When they approached Governor General Hnatyshyn with their proposal for a national performing arts awards program, they received his enthusiastic support. The GGPAA were officially launched in 1992, with seed money from the federal government in conjunction with the 125th anniversary of Canada’s confederation. The founding members were CBC/Radio-Canada, the National Arts Centre, the Canada Council for the Arts and the Canadian Conference of the Arts, with the generous support of the Department of Canadian Heritage. The first GGPAA recipients were announced on September 22, 1992, and the inaugural Gala was held at the National Arts Centre on Saturday, November 7, 1992.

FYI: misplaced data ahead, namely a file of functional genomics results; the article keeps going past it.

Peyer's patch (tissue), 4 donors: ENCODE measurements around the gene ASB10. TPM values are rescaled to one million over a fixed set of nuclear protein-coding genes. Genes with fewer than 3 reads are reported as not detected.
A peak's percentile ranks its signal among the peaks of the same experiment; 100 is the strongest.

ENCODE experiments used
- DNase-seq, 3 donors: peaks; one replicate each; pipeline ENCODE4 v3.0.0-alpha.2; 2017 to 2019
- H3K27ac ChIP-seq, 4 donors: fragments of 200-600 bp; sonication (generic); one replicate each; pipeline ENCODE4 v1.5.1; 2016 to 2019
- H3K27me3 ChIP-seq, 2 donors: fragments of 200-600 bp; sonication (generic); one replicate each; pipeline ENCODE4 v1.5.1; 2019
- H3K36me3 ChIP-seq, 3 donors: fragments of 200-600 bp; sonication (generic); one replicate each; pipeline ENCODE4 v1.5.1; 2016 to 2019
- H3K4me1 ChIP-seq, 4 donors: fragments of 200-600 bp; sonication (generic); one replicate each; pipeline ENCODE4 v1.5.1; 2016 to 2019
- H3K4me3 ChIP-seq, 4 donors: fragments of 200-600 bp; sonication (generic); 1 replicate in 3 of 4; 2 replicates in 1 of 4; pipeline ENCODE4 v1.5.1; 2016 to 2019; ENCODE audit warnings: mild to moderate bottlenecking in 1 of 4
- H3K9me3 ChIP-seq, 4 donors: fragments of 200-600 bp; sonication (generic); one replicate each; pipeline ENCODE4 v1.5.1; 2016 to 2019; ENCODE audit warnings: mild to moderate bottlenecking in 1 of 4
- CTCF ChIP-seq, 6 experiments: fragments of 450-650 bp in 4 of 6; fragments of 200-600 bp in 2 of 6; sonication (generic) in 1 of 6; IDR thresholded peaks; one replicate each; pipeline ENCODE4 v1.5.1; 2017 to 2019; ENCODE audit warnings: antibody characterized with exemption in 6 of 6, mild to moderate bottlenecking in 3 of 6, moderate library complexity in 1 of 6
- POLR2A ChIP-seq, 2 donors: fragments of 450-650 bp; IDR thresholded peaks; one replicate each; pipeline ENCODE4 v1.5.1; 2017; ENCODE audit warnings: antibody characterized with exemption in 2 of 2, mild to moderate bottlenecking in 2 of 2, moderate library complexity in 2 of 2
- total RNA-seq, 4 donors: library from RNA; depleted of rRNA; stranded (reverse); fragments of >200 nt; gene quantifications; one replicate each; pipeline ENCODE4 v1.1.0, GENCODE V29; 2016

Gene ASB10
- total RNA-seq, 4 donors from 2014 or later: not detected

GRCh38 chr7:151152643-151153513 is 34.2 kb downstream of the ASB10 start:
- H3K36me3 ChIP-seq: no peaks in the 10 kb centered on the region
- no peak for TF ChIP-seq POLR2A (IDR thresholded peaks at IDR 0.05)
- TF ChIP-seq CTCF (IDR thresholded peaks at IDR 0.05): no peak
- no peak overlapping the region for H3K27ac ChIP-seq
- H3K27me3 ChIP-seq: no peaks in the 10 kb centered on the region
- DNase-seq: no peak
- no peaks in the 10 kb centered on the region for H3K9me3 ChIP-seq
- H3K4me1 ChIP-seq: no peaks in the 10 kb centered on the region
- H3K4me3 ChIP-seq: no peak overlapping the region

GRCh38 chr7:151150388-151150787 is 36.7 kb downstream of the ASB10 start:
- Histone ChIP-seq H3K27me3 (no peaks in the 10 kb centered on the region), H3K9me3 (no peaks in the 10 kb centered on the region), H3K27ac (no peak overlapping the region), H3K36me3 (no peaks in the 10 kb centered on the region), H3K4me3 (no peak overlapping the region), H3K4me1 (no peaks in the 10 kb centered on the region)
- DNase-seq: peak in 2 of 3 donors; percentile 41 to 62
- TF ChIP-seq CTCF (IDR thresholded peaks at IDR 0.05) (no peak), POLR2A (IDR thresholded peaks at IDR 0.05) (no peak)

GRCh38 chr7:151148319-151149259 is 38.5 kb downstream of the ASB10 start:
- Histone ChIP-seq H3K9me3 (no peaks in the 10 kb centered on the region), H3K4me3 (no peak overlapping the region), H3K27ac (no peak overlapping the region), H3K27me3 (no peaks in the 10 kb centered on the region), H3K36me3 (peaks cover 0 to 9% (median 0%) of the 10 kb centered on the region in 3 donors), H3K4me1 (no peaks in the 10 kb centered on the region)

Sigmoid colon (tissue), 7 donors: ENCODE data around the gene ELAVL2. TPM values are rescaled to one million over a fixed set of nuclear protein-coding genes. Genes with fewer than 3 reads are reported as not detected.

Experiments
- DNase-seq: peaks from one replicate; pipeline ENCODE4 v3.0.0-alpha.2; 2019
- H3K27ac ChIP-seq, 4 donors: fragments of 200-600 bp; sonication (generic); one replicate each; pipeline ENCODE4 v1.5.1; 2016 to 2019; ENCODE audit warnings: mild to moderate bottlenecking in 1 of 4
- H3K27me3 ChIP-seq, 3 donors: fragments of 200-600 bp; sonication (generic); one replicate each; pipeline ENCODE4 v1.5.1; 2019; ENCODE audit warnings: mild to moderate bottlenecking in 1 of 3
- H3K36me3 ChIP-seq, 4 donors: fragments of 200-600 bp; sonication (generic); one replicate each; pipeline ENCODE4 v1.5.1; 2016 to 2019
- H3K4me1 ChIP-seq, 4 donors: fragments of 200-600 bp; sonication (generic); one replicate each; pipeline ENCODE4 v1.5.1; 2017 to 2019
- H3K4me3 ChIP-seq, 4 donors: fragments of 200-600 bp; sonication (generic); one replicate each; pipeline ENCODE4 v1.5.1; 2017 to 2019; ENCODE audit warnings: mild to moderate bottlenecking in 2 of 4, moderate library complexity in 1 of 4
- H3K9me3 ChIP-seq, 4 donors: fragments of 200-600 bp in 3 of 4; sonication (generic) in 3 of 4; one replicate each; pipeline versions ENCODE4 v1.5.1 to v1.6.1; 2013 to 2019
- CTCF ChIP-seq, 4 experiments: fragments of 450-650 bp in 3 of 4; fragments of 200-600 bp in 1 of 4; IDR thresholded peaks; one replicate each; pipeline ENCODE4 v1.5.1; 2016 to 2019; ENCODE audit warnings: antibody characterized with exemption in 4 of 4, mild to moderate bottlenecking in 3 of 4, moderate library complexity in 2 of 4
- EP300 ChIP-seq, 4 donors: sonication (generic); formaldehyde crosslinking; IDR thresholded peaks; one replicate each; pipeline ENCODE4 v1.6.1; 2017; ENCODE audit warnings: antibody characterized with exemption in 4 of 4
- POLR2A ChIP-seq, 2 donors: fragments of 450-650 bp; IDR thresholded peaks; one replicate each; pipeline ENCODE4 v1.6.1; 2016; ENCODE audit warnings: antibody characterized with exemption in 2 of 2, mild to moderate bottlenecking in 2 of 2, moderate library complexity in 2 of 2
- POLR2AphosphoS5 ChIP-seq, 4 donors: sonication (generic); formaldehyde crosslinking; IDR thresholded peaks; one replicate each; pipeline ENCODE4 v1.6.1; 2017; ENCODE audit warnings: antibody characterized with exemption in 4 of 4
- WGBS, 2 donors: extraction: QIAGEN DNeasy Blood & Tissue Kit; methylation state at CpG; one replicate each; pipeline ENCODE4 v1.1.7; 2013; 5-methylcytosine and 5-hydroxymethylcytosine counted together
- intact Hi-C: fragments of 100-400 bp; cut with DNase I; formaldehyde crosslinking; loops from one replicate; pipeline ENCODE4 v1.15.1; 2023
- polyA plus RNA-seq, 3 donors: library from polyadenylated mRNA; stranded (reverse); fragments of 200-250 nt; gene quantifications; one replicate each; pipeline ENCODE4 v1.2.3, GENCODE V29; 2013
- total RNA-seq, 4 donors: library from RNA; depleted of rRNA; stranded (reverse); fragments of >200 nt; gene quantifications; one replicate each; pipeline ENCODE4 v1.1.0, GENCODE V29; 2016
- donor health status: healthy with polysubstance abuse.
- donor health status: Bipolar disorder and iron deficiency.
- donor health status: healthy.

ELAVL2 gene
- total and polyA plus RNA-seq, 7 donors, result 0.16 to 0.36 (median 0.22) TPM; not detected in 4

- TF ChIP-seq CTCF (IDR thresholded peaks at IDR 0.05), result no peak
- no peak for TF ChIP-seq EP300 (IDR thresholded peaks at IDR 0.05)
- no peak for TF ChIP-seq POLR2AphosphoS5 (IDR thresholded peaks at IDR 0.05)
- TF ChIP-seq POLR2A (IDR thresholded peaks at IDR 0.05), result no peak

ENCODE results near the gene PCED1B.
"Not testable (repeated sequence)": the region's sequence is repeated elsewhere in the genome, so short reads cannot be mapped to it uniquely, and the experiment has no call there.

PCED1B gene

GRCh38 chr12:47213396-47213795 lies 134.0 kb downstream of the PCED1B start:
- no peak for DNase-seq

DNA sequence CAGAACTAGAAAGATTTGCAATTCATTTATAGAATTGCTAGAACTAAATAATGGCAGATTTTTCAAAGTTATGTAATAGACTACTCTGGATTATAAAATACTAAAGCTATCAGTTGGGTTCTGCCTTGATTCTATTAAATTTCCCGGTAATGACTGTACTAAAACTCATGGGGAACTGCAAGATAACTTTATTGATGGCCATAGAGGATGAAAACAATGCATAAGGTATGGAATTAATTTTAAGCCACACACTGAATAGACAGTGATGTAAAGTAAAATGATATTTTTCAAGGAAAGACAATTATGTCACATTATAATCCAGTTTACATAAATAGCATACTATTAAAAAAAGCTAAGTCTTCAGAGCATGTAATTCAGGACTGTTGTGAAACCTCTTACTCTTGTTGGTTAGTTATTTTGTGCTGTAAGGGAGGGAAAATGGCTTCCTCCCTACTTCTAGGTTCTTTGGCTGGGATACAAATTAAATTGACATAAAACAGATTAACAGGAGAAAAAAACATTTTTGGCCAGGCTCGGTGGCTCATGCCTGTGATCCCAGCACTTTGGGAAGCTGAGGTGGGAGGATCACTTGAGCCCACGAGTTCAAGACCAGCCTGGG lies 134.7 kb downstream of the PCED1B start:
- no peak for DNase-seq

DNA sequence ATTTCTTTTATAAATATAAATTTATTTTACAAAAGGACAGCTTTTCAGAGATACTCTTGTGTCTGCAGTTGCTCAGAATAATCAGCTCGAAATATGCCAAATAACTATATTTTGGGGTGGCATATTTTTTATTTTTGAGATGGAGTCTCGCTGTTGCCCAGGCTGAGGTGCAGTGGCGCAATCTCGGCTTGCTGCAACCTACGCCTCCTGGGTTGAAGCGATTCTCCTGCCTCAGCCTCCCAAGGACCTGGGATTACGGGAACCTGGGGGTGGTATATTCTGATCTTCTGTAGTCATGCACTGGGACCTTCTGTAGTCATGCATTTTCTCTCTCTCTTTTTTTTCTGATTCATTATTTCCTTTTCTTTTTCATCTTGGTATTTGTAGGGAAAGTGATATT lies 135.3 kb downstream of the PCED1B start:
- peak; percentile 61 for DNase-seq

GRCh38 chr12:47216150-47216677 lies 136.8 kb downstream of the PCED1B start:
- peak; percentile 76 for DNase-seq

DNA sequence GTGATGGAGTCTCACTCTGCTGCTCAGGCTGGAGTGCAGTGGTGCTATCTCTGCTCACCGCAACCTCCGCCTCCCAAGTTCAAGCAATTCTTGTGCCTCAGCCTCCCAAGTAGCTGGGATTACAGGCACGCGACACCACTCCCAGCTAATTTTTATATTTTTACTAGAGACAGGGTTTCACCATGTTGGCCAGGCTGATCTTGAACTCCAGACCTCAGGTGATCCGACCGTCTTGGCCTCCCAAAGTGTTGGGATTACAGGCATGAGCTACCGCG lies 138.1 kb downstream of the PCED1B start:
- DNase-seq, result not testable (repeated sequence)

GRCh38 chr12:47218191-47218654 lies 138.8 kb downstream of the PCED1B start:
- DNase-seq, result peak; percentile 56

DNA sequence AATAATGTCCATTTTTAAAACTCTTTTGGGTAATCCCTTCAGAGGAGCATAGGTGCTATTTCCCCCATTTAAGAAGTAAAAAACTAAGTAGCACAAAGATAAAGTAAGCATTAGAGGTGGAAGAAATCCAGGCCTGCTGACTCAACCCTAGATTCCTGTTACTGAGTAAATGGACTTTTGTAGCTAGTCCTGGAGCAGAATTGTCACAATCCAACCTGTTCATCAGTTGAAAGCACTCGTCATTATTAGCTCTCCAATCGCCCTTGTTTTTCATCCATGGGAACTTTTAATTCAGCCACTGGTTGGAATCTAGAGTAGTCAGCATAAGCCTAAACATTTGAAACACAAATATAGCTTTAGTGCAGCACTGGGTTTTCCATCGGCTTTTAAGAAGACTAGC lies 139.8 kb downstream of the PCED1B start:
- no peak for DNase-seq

In 2007, the National Film Board of Canada (NFB) joined the Awards Foundation as a creative partner and agreed to produce a short film about each Award recipient (beginning with the 2008 laureates). After premiering at the GGPAA Gala, these original and engaging films are made available to all Canadians on the web and in a variety of digital formats.
In over three decades since their inception, the GGPAA have grown in stature and developed into preeminent national awards.  They celebrate the talent of our artists and the richness of our culture, underline Canada’s important role as an Arts Nation, and foster a sense of national unity and pride.

The Governor General’s Foot Guards perform at the 2003 Gala.
Photo: Andrew Balfour

About the Foundation